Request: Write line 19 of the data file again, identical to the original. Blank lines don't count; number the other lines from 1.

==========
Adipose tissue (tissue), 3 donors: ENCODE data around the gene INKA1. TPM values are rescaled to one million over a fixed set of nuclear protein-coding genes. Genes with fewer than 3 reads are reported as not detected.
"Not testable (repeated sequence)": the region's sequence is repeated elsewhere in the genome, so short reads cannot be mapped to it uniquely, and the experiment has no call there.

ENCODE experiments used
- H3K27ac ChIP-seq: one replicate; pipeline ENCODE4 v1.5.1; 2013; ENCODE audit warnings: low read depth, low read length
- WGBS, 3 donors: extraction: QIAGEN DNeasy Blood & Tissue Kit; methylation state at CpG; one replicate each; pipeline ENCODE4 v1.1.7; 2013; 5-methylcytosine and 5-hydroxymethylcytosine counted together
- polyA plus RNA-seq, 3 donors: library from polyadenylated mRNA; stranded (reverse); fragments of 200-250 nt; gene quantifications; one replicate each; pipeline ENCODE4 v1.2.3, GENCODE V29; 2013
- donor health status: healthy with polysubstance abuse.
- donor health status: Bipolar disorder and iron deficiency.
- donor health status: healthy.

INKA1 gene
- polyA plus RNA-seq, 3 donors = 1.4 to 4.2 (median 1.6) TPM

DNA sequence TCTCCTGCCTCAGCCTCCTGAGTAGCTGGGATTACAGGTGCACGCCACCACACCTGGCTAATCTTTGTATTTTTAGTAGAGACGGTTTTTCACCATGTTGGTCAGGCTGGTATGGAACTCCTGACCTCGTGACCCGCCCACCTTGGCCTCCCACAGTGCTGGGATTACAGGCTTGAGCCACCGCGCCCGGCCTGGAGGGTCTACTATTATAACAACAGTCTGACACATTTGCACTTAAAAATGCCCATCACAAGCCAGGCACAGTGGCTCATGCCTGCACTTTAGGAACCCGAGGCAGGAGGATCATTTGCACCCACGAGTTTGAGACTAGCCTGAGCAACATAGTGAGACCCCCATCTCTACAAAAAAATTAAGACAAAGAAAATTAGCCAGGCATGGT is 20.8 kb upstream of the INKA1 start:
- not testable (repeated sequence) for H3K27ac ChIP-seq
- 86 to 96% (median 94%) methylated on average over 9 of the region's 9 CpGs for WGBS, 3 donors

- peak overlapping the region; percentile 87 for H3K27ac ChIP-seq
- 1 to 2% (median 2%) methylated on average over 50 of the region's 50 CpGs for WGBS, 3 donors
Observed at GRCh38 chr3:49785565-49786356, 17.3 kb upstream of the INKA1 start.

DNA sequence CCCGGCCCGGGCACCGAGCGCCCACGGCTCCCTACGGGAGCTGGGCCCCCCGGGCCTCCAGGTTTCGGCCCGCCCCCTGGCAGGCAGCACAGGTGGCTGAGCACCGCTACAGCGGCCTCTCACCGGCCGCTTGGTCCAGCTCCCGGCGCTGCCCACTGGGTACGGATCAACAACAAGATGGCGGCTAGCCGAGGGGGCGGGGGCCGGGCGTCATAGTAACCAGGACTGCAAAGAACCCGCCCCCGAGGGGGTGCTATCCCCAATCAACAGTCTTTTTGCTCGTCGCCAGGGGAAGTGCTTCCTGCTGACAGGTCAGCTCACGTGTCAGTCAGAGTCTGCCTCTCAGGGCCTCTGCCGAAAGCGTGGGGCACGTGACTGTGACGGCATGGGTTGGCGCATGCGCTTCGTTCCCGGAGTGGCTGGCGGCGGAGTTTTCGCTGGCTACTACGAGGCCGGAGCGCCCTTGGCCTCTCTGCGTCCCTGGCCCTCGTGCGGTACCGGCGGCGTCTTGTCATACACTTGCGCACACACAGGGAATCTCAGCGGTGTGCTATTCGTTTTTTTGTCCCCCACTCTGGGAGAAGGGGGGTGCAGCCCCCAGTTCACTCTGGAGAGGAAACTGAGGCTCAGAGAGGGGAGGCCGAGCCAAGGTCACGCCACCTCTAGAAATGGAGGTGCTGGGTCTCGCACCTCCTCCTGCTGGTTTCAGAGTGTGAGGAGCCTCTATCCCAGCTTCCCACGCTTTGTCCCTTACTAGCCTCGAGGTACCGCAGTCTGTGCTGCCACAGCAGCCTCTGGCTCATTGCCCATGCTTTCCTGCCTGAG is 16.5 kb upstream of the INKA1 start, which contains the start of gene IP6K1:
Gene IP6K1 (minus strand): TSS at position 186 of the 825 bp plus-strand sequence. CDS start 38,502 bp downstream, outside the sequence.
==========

Gene IP6K1 (minus strand): TSS at position 186 of the 825 bp plus-strand sequence. CDS start 38,502 bp downstream, outside the sequence.